The Rev. Canon Cindy Voorhees of Huntington Beach aims to transform the time-honored African proverb about teaching a person to fish so he can feed himself for a lifetime.
“Africans already know how to fish; it’s time to go to the next step,” said Voorhees, whose nonprofit agency Building Africa has already taken that next step toward creating sustainable communities in rural Africa.
The five-year-old nonprofit agency is raising funds to build a community center in eastern Swaziland. The multi-purpose community center will include a kitchen, preschool, health clinic and gathering space. The goal is to replicate the model throughout rural African areas, adapting it to fit specific needs for each community, she said.
A new model for aid
The company grew out of Voorhees’ love for Africa and informal visits over the years, according to her husband, Bob Voorhees, who was master of ceremonies at an Oct. 3 fundraiser attended by about 100 people at the Mozambique Restaurant in Laguna Beach.
“Building Africa was born through an evolutionary process in 2007,” he told guests. “We quickly realized that the traditional form of aid to Africa has been tried for about 60 years now and there’s not been a dramatic difference.” The time has come to change the methods and the conversation about aid for Africa, he said.
Guest of honor at the event was Prince Chief Gija II Shadrack George B. Dlamini, who donated six parcels of land for construction of Building Africa’s prototype community center in his village in eastern Swaziland.
“My village is very much looking forward to this project,” Dlamini told the gathering. The village’s remote location makes access to health care difficult; the center is an answer to prayer, he said.
“Swaziland is a country fighting a war, but the war is not fought by guns or spears; we are fighting a war against poverty, against HIV/AIDS and a war against climate change,” he said. “In all these things, I’m not proud to say, the victims are women, children and the elderly.
“Most of the strong men are working in South African mines,” he added. Those left behind exist on subsistence agriculture.
“This center will provide a place for counseling people with HIV/AIDS, for educating people against HIV/AIDS and other illnesses, like diabetes. It will also help us in the distribution of medicines. It will bring services to the people.”
‘Engines of change’
Dr. Richard Matthew, professor of international and environmental politics in the Schools of Social Ecology and Social Science at the University of California at Irvine, and founding director of the Center for Unconventional Security Affairs, told guests Building Africa’s efforts to provide infrastructure and education have the potential to become “engines of change.”
“I am excited about what Building Africa is doing,” said Matthew, who has served on United Nations peacekeeping missions in Rwanda, the Republic of the Congo and Sierra Leone. His area of focus includes climate change and adaptation in conflict and post-conflict societies.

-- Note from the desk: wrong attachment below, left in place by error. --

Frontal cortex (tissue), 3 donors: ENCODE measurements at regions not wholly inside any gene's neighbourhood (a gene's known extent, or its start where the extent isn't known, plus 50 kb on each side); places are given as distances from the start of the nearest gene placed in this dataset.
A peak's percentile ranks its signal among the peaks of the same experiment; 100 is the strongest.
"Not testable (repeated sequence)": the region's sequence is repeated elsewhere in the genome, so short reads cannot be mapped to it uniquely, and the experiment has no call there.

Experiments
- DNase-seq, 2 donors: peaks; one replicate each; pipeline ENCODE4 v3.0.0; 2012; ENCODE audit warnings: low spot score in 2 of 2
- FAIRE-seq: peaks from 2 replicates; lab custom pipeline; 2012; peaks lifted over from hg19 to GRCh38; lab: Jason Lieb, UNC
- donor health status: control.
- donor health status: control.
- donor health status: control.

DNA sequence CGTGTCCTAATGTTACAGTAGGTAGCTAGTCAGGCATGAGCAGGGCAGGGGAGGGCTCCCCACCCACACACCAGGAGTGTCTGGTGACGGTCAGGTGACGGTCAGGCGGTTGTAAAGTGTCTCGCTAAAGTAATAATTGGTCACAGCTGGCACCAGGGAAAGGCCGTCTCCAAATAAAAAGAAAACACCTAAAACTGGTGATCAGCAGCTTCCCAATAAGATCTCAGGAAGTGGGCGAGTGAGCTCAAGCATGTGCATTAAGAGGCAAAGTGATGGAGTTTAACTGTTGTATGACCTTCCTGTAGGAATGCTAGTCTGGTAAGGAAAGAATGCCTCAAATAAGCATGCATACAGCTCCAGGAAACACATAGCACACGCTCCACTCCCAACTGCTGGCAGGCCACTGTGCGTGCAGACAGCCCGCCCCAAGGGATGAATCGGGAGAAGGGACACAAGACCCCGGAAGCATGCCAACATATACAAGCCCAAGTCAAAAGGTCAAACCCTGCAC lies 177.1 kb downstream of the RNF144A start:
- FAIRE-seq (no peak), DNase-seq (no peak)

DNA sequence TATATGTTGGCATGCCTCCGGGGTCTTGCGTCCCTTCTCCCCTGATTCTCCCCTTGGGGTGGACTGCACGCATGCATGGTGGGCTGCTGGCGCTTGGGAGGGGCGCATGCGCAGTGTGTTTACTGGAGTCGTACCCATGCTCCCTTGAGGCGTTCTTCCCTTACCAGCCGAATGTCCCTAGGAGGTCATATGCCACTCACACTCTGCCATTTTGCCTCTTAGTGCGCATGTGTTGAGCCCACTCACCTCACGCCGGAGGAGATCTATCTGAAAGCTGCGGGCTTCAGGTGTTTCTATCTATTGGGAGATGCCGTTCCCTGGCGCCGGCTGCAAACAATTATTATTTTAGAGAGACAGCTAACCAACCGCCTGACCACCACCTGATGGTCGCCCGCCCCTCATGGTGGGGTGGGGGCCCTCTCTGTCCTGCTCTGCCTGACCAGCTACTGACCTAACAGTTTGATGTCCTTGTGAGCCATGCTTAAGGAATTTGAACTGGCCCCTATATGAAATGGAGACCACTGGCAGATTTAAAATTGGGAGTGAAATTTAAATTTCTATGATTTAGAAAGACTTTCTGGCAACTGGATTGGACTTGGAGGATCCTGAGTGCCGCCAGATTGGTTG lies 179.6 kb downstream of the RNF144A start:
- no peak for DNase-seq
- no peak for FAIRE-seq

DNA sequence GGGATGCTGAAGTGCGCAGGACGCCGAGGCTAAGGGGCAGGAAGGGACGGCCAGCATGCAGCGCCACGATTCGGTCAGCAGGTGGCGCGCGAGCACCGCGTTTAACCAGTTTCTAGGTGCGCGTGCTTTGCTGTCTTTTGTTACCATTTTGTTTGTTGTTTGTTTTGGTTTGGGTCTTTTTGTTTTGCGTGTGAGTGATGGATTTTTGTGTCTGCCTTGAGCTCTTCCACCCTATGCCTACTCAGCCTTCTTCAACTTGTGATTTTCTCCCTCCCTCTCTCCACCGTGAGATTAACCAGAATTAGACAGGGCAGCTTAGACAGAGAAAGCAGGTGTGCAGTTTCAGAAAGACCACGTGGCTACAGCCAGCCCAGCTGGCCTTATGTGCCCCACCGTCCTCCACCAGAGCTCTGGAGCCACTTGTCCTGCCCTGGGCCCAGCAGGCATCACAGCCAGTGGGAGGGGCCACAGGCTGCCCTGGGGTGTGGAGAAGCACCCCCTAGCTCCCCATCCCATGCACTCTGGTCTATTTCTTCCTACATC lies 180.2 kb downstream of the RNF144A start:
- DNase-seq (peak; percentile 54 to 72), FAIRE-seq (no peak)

Although violence has historically provoked social change “the world doesn’t have to change through violence,” he said. “When we get involved, we develop skills to deal with problems when they do arise and help our younger generation to develop skills they need to survive and to be confident in a world that’s extremely complex,” he said.
Citing U.S. history, he recalled that the United States “was founded in conditions of tremendous adversity. The smart people in Europe said, this is going to fail, give it a few years. No way these people can make democracy work, especially in a place with no infrastructure — it’s impossible. If our founding forefathers had said, ‘yeah, they’re right. Let’s not have great aspirations,’ we would never have become the country we are.”
Besides, aiding struggling countries in need is the right thing to do, he said.
“We have the ability to do something, and in this country never, never has a people had so much capacity as we do, technical capacity, intellectual capacity. We are the wealthiest generation of all time,” he said. “We have the capacity to address our own challenges but we also have the capacity to help other people address their challenges.”
He added, “There is no reason a person’s fate should be determined by where they’re born on this planet — Sudan, Syria, Tanzania, Uganda, Swaziland — [that it] should determine your life process.
“Those of us with the capacity to make a difference, to create platforms, education, infrastructure that allow people to flourish and develop, should use them. We all know that’s our responsibility and we need to use that capacity to make the world a better place.”
Matthew said he has visited Africa at least 25 times. “Africa is a remarkable, remarkable place,” he said. “What we are doing is helping to liberate people to take care of the challenges they face.”
A leap into the 21st century
Building Africa recently launched a new website and video, “Africa’s Moment Has Come,” describing the agency’s mission to “promote growth and sustainability where people can learn to build their own sustainable lives,” said Cindy Voorhees.
Construction of another, project, an orphanage for 160 children in Moshi, Tanzania, is slated to begin in the spring of 2013.
The agency is also planning a group visit to Swaziland in April 2013.
Projects like the Swaziland can be replicated throughout Africa and beyond, Voorhees said.
“The project is going to be solar, and wind-driven,” she said. “It will be turbine and generator and natural gas and it will be off the grid.”
With its rich natural resources, young population and growing middle class, “Africa can possibly leapfrog into the 21st century and skip 20th century technology altogether,” she said.
And it needn’t end there. “This is applicable anywhere, in any developing country, like Haiti, for instance,” Voorhees said. “The story is they need infrastructure and that’s what our organization’s about.”